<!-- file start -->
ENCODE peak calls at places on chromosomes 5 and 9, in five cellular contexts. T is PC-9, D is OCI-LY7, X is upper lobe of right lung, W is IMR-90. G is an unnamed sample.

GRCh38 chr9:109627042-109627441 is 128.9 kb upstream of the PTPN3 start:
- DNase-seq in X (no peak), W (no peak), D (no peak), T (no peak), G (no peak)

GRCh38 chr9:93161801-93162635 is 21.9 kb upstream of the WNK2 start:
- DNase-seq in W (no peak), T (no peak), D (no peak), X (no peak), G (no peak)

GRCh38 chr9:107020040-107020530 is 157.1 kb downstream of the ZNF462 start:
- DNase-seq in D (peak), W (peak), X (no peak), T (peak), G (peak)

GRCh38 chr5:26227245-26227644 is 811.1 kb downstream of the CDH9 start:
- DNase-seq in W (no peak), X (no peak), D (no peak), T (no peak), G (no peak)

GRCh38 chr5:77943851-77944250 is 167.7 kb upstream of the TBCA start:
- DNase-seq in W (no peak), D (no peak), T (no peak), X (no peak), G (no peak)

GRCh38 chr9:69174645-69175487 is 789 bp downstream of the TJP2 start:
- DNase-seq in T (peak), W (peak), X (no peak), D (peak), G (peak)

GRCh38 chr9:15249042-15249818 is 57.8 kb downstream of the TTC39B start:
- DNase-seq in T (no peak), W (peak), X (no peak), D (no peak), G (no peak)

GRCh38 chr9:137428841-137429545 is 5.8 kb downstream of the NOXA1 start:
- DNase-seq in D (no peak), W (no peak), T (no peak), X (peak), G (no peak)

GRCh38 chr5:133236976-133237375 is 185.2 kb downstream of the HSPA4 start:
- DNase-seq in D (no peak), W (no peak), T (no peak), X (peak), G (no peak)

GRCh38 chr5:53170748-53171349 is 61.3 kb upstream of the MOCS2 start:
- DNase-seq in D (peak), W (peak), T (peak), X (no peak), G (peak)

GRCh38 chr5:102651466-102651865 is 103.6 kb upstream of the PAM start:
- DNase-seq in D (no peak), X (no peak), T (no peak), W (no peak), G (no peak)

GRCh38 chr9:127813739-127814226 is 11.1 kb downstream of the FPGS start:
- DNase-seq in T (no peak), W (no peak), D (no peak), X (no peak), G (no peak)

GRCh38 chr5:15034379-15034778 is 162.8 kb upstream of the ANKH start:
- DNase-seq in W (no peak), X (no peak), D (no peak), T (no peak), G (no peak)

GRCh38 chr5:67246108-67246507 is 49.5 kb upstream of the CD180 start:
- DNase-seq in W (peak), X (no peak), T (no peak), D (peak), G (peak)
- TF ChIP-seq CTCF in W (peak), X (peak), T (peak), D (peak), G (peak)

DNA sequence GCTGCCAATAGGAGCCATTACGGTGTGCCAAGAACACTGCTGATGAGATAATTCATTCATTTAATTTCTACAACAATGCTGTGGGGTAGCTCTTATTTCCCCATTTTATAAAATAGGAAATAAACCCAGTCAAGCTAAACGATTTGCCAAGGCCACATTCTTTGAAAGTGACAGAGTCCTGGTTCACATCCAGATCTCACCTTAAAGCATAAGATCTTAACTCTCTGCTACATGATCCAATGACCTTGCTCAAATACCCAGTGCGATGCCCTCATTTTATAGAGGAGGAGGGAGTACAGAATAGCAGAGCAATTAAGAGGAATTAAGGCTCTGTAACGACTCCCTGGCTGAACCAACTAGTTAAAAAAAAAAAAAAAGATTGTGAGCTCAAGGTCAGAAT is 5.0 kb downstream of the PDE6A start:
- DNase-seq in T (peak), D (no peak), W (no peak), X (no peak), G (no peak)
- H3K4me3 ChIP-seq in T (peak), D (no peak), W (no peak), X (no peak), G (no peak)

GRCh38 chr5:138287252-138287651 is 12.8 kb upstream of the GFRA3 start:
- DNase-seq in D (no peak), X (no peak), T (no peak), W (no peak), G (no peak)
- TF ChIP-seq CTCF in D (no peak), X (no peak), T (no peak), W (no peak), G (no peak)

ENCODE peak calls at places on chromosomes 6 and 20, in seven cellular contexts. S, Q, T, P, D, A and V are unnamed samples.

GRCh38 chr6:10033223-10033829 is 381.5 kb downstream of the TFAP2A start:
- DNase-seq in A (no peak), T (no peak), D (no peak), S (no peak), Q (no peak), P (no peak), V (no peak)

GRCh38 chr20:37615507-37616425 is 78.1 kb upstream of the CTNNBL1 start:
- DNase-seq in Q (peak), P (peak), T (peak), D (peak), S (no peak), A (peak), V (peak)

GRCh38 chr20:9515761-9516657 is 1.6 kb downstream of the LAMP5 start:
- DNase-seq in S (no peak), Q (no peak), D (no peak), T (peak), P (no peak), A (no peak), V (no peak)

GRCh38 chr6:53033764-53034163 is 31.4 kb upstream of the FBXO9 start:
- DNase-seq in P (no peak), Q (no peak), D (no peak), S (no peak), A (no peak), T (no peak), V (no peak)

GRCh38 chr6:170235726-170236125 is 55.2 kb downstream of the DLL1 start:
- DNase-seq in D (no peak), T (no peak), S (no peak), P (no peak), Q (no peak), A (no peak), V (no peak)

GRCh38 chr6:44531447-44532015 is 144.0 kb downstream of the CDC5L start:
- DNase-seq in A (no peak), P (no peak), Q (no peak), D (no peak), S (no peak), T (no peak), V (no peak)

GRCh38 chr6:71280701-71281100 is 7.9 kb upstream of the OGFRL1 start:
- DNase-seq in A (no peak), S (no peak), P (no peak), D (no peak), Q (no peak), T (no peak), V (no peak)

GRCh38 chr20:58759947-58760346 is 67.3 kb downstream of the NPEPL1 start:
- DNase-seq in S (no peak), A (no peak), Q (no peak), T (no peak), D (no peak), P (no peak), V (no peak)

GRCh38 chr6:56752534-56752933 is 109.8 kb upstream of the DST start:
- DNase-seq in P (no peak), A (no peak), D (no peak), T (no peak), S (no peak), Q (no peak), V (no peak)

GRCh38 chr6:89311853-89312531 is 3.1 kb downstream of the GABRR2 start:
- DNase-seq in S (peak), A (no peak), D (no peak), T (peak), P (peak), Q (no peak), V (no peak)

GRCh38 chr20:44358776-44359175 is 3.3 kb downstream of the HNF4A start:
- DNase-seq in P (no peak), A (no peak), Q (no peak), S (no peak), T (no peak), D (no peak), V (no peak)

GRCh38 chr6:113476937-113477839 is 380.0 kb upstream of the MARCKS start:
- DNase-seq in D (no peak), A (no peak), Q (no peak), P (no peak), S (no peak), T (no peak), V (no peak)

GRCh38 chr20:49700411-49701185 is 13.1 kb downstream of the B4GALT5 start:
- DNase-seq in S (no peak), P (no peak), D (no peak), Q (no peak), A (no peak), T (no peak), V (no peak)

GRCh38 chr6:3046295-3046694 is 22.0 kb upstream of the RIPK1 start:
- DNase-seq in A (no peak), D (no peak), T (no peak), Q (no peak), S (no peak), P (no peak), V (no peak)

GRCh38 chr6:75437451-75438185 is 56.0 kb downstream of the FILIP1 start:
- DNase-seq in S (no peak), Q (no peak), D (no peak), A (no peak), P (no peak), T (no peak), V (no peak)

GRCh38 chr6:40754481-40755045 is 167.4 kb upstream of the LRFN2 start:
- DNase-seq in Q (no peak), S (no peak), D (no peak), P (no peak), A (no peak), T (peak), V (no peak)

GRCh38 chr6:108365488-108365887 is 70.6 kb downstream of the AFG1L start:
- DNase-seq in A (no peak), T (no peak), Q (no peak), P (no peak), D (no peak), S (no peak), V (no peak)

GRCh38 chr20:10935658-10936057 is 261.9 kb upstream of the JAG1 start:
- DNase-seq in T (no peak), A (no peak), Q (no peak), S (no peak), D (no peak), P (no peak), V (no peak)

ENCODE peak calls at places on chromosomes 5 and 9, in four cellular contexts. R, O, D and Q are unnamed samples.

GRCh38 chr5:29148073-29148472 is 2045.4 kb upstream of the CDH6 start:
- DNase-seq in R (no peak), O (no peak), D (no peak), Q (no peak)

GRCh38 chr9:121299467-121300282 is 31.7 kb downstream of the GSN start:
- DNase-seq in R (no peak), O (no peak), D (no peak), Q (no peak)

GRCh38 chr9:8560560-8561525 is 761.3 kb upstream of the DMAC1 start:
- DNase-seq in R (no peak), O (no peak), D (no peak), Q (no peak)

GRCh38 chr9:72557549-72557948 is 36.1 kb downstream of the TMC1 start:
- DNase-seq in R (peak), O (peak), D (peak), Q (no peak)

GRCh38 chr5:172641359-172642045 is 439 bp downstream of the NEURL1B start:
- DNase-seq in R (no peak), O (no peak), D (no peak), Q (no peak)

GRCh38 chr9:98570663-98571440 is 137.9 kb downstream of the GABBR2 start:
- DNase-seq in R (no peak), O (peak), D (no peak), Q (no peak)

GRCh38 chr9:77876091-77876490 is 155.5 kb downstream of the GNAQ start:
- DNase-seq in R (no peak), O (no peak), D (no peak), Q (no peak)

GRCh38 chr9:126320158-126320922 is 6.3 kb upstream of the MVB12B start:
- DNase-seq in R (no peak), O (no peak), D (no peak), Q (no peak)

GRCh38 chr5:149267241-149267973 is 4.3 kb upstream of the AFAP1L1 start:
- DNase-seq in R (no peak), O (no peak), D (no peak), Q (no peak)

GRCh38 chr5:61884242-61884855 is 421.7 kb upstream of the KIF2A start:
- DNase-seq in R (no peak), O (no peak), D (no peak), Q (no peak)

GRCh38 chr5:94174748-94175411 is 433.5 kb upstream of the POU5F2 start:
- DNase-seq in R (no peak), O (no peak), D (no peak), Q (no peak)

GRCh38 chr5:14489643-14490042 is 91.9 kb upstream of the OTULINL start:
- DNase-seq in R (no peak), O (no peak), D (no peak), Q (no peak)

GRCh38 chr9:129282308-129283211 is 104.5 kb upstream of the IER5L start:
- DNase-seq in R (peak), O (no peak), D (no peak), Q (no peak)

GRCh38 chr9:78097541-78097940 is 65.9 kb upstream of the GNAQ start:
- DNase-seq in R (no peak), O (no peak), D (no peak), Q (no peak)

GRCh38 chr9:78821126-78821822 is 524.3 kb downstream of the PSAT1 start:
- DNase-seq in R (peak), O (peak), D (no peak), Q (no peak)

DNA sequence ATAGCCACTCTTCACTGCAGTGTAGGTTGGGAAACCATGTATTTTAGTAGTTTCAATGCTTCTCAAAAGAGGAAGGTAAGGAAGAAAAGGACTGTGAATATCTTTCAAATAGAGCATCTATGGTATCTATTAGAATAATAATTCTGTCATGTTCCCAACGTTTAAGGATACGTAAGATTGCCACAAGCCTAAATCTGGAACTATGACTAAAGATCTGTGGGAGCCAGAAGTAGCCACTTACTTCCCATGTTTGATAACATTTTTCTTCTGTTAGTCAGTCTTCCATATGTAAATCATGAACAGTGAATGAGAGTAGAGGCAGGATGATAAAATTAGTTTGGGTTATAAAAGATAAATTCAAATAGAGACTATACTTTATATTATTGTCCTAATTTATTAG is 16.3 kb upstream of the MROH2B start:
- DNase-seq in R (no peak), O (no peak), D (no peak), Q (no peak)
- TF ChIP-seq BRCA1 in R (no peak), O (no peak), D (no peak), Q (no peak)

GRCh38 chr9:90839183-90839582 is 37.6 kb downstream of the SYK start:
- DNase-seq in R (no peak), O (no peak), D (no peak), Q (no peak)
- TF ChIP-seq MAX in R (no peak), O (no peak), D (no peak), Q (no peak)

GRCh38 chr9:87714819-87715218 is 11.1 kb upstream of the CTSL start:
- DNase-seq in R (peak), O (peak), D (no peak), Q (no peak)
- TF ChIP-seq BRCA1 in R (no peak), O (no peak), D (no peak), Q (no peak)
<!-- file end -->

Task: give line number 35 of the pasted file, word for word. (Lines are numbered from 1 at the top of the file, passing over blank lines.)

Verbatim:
- DNase-seq in D (no peak), X (no peak), T (no peak), W (no peak), G (no peak)